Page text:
More subtle than that is lhan cig skyes pa'i ma rig pa, translated as innate ignorance, which is an underlying condition of ignorance which abides whether imputation is present or not. David Vardy - Friday, August 8, 2014 at 3:35am That's what I'm referring to when I say it's 'coded'. But it's still language based. Duality doesn't operate without a code, and all codes are language based. Kyle Dixon - Friday, August 8, 2014 at 3:36am As I wrote to another individual (who has various facebook groups and doesn't understand emptiness despite his misguided confidence that he does):
"In Prasanga Madhyamaka ALL phenomena are empty and non-arisen, but we cannot say there are solely conceptual designations due to the fact that there is ignorance which conditions one's perception regarding said (alleged) phenomena.
Also the fact that Prasangika proper states that imputation is only one way that phenomena are dependent. Either way though, if phenomena were solely conceptual designations, then when concepts were absent, the contention that phenomena exist would also be absent and all sentient beings would dwell in the knowledge of the ultimate (only becoming afflicted when a concept appeared). That of course is not the case, and phenomena appear to abide in time as existents even when concepts are absent. So there is more to the story, which is where ignorance and conditioning come into the picture." Kyle Dixon - Friday, August 8, 2014 at 3:38am Non-recognition isn't necessarily language based... seeing a rope lying in a dark room and mistaking it to be a snake isn't exactly language based, because that non-recognition can occur in the absence of conceptual elaboration. David Vardy - Friday, August 8, 2014 at 3:54am Kyle, you speak as if you're always aware of when language is operating. Perhaps you should look a bit deeper. David Vardy - Friday, August 8, 2014 at 3:56am Thinking its a snake while seeing a rope, isn't language based? Kyle Dixon - Friday, August 8, 2014 at 3:57am You mean the residual effects of conceptualization? Or language itself? David Vardy - Friday, August 8, 2014 at 3:57am Language doesn't require conceptual elaboration to operate. Kyle Dixon - Friday, August 8, 2014 at 3:59am So are we talking about language in the sense of the direct appearance of verbal dialogue or internal monologue? Or are we talking about the secondary effects of language in the form of conditioning? Soh Wei Yu - Friday, August 8, 2014 at 4:05am To add on to my previous post... if we mistake emptiness as referring to everything as mental projections/concepts, then we are missing the point about it -- it is rather an insight into dependent origination and the non-arising of dependent origination, lack of inherent existence, etc. It is a specific misconception that should be refuted and penetrated by prajna. Otherwise our path of practice is about trying to go beyond concepts/conventions to what is prior to concepts. This practice is good for de-conditioning the coarse form of ignorance, but does not penetrate the subtler delusions.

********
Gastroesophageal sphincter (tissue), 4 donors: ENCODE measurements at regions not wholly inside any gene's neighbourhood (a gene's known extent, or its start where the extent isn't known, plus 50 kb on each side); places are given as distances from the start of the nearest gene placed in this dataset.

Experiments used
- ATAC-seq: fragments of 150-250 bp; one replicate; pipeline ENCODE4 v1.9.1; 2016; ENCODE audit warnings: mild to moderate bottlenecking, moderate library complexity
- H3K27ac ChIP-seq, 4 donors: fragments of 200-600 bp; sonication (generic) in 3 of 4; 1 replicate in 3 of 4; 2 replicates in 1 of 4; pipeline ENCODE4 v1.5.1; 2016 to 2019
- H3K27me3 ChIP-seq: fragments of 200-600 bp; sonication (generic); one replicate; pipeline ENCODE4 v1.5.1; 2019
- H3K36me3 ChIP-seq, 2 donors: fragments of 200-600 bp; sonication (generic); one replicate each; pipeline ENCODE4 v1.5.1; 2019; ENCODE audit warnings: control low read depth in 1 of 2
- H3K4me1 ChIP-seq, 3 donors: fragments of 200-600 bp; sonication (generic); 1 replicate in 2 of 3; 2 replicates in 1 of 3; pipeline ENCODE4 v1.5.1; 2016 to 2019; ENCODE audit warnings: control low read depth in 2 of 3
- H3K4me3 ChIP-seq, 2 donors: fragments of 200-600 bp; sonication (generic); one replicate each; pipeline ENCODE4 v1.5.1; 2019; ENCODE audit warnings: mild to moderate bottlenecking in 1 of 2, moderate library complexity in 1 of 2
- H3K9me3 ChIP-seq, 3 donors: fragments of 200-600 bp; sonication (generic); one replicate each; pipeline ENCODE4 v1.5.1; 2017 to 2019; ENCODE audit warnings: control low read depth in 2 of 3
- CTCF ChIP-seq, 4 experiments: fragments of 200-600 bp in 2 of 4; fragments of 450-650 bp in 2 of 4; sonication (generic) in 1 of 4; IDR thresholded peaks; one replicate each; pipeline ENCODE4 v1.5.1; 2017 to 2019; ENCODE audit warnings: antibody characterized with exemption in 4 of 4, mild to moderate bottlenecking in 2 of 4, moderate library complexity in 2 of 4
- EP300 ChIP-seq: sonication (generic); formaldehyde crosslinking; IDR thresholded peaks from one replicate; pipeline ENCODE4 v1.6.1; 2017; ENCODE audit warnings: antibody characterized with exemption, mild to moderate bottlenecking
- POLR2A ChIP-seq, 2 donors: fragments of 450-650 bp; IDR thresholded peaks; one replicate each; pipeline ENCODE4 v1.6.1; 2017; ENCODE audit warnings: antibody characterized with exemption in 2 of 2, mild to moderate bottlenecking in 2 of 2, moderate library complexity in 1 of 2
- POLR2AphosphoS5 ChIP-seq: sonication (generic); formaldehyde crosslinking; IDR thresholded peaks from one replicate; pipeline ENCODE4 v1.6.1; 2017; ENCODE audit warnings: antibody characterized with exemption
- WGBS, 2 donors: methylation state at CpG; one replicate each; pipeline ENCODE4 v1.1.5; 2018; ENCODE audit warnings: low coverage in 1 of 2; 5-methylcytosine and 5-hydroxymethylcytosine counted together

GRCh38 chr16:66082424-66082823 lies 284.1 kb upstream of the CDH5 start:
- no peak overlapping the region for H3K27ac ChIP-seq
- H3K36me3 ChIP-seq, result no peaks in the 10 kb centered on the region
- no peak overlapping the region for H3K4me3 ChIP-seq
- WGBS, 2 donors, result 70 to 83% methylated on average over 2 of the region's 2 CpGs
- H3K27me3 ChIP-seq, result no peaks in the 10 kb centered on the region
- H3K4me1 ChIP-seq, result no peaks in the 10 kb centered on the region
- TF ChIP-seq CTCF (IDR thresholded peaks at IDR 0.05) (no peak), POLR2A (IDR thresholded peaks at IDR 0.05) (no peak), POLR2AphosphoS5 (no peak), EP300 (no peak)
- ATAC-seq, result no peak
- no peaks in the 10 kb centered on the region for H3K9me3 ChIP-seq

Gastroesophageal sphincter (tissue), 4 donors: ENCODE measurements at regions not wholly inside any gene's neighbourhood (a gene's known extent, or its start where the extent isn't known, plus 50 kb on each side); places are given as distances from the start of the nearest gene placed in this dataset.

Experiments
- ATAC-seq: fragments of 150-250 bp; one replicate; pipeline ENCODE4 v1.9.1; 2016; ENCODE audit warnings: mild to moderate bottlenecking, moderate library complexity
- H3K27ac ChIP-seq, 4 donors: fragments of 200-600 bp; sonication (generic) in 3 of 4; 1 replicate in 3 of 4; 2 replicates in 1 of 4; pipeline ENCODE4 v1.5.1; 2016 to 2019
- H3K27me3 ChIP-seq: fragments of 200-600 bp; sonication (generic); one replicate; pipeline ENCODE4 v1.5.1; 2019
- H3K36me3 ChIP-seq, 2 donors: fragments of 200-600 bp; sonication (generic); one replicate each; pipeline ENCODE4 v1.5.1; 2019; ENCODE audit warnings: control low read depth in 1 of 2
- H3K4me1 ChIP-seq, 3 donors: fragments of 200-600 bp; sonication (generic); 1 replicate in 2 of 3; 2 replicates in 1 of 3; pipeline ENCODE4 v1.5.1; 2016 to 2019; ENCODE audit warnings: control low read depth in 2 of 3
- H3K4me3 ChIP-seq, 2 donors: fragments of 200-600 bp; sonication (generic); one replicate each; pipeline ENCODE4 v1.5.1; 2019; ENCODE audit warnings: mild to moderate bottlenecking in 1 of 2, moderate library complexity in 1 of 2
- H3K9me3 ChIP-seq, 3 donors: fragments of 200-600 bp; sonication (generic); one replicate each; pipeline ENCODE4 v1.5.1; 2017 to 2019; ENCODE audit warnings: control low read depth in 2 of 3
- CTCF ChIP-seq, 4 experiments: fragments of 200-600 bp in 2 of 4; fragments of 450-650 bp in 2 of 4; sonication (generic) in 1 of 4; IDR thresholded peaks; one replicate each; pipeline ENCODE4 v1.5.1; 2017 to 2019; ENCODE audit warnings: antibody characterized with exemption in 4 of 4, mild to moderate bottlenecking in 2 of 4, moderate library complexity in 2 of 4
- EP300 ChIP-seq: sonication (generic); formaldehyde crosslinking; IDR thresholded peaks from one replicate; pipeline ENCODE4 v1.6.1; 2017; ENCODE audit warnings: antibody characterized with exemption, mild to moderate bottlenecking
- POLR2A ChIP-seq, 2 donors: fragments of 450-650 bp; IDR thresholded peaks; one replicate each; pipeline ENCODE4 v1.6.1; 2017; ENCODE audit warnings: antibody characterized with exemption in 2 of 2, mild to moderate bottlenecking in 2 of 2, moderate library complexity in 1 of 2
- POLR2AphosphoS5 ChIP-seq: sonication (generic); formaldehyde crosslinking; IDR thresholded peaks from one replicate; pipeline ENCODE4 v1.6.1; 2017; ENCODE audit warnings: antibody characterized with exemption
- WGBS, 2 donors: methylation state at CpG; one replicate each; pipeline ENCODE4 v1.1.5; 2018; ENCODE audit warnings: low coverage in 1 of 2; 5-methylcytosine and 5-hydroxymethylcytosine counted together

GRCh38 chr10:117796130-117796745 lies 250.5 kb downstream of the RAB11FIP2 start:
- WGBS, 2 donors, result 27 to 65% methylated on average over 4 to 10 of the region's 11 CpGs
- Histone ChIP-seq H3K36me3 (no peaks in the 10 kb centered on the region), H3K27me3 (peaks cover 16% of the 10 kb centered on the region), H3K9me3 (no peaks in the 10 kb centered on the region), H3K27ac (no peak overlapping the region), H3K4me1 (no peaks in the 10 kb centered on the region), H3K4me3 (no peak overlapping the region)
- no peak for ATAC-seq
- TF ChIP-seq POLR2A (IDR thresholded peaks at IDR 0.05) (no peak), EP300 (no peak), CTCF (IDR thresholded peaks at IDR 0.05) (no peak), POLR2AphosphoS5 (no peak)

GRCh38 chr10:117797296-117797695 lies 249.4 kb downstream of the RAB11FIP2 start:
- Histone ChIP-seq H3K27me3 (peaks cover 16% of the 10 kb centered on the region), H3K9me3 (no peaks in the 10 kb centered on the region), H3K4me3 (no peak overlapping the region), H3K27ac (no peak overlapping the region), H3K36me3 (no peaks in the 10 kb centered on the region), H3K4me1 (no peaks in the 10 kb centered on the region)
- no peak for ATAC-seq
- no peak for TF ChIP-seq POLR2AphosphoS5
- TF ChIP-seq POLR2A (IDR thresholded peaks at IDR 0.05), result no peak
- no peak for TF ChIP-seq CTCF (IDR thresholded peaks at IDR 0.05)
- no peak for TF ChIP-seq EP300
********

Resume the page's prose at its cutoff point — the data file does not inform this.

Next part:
This also relates to what Thusness wrote:
B) Conceptualization/intellectualization of orange
Dharma (imo) is realizing that scenario C will never be the same as scenario A. C cannot be said to be A nor other than A and eliminating B is not necessary. The teaching of dharma is to liberate C at spot (as it is) by realizing the dependent origination of C and have experiential insight that whatever dependently originates is empty and non-arising. July 18 at 6:25pm · Unlike · 11 Soh Wei Yu - Friday, August 8, 2014 at 4:05am Ah wait.. pasted the wrong one